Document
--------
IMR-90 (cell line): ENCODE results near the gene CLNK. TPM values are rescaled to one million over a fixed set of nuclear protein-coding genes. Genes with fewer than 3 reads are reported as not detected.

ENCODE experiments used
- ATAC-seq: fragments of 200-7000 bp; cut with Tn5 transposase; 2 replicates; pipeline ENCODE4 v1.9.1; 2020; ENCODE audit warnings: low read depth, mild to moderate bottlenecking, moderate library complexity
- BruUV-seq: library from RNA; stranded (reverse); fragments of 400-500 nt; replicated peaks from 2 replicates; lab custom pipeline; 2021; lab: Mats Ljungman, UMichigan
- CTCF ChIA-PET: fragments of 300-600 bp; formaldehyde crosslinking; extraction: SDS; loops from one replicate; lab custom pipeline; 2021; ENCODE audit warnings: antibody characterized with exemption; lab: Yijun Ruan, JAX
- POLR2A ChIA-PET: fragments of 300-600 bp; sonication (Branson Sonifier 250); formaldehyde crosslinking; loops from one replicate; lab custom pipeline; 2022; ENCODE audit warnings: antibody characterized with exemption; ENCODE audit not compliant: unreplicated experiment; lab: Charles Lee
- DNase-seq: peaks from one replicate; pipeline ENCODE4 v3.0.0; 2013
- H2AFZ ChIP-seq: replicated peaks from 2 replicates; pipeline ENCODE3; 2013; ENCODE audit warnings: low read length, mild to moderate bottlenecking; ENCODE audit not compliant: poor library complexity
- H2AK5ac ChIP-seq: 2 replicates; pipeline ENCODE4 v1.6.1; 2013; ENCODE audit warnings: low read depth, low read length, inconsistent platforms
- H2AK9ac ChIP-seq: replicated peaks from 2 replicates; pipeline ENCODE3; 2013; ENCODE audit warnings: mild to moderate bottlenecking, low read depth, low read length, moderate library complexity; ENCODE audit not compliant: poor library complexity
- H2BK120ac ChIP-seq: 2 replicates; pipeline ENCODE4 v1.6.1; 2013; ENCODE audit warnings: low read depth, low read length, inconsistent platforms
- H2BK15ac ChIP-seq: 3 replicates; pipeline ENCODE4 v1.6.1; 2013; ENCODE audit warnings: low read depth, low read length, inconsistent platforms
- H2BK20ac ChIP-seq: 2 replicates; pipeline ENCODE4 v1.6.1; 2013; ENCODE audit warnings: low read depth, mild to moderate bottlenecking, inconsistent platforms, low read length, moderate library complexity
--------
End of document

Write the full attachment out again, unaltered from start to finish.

IMR-90 (cell line): ENCODE results near the gene CLNK. TPM values are rescaled to one million over a fixed set of nuclear protein-coding genes. Genes with fewer than 3 reads are reported as not detected.

ENCODE experiments used
- ATAC-seq: fragments of 200-7000 bp; cut with Tn5 transposase; 2 replicates; pipeline ENCODE4 v1.9.1; 2020; ENCODE audit warnings: low read depth, mild to moderate bottlenecking, moderate library complexity
- BruUV-seq: library from RNA; stranded (reverse); fragments of 400-500 nt; replicated peaks from 2 replicates; lab custom pipeline; 2021; lab: Mats Ljungman, UMichigan
- CTCF ChIA-PET: fragments of 300-600 bp; formaldehyde crosslinking; extraction: SDS; loops from one replicate; lab custom pipeline; 2021; ENCODE audit warnings: antibody characterized with exemption; lab: Yijun Ruan, JAX
- POLR2A ChIA-PET: fragments of 300-600 bp; sonication (Branson Sonifier 250); formaldehyde crosslinking; loops from one replicate; lab custom pipeline; 2022; ENCODE audit warnings: antibody characterized with exemption; ENCODE audit not compliant: unreplicated experiment; lab: Charles Lee
- DNase-seq: peaks from one replicate; pipeline ENCODE4 v3.0.0; 2013
- H2AFZ ChIP-seq: replicated peaks from 2 replicates; pipeline ENCODE3; 2013; ENCODE audit warnings: low read length, mild to moderate bottlenecking; ENCODE audit not compliant: poor library complexity
- H2AK5ac ChIP-seq: 2 replicates; pipeline ENCODE4 v1.6.1; 2013; ENCODE audit warnings: low read depth, low read length, inconsistent platforms
- H2AK9ac ChIP-seq: replicated peaks from 2 replicates; pipeline ENCODE3; 2013; ENCODE audit warnings: mild to moderate bottlenecking, low read depth, low read length, moderate library complexity; ENCODE audit not compliant: poor library complexity
- H2BK120ac ChIP-seq: 2 replicates; pipeline ENCODE4 v1.6.1; 2013; ENCODE audit warnings: low read depth, low read length, inconsistent platforms
- H2BK15ac ChIP-seq: 3 replicates; pipeline ENCODE4 v1.6.1; 2013; ENCODE audit warnings: low read depth, low read length, inconsistent platforms
- H2BK20ac ChIP-seq: 2 replicates; pipeline ENCODE4 v1.6.1; 2013; ENCODE audit warnings: low read depth, mild to moderate bottlenecking, inconsistent platforms, low read length, moderate library complexity